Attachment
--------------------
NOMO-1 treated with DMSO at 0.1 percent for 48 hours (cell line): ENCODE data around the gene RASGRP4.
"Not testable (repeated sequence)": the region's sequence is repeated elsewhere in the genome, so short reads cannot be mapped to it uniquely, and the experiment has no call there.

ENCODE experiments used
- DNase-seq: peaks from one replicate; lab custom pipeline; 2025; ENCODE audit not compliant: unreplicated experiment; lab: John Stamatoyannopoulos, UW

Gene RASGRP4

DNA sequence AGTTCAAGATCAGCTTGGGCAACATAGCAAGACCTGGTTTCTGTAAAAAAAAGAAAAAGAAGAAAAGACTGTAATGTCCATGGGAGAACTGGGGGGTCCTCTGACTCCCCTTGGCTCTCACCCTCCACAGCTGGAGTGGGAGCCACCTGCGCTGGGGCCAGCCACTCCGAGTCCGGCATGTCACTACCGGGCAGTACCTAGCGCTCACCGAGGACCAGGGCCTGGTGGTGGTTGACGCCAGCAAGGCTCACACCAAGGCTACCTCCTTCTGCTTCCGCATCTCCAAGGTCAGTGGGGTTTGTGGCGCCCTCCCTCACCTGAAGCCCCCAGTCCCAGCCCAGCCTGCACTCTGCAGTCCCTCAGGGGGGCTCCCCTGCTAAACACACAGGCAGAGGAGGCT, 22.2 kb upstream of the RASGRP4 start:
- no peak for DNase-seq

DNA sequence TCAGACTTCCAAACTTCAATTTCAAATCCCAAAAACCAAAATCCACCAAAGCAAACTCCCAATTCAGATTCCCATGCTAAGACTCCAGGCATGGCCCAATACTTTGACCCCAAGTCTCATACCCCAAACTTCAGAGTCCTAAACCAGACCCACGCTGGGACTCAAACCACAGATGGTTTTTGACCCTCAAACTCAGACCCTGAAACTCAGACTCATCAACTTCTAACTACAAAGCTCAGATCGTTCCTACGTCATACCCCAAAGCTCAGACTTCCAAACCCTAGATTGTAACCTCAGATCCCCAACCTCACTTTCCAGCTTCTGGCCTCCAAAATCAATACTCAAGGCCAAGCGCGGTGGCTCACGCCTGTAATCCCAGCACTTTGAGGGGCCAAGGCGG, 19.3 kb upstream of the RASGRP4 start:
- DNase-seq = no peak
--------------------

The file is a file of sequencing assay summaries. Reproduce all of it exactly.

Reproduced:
NOMO-1 treated with DMSO at 0.1 percent for 48 hours (cell line): ENCODE data around the gene RASGRP4.
"Not testable (repeated sequence)": the region's sequence is repeated elsewhere in the genome, so short reads cannot be mapped to it uniquely, and the experiment has no call there.

ENCODE experiments used
- DNase-seq: peaks from one replicate; lab custom pipeline; 2025; ENCODE audit not compliant: unreplicated experiment; lab: John Stamatoyannopoulos, UW

Gene RASGRP4

DNA sequence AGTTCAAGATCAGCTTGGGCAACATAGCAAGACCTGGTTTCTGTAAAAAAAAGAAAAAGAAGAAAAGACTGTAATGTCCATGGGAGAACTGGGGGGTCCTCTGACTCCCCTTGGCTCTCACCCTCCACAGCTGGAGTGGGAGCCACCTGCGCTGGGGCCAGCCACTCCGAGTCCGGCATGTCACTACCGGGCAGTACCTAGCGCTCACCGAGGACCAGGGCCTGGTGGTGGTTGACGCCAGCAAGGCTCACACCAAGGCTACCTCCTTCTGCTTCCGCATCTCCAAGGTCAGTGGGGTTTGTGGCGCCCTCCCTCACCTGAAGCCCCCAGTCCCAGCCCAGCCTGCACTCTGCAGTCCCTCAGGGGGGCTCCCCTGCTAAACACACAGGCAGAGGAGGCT, 22.2 kb upstream of the RASGRP4 start:
- no peak for DNase-seq

DNA sequence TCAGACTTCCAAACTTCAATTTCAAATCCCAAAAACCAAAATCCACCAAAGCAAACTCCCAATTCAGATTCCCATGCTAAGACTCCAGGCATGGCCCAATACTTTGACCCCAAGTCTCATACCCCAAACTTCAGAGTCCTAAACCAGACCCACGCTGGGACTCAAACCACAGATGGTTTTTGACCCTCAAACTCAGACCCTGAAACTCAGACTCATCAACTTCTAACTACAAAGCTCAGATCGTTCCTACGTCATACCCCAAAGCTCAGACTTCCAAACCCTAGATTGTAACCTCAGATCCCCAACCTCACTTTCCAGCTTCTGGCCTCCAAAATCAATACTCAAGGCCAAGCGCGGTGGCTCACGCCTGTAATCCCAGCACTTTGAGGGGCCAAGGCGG, 19.3 kb upstream of the RASGRP4 start:
- DNase-seq = no peak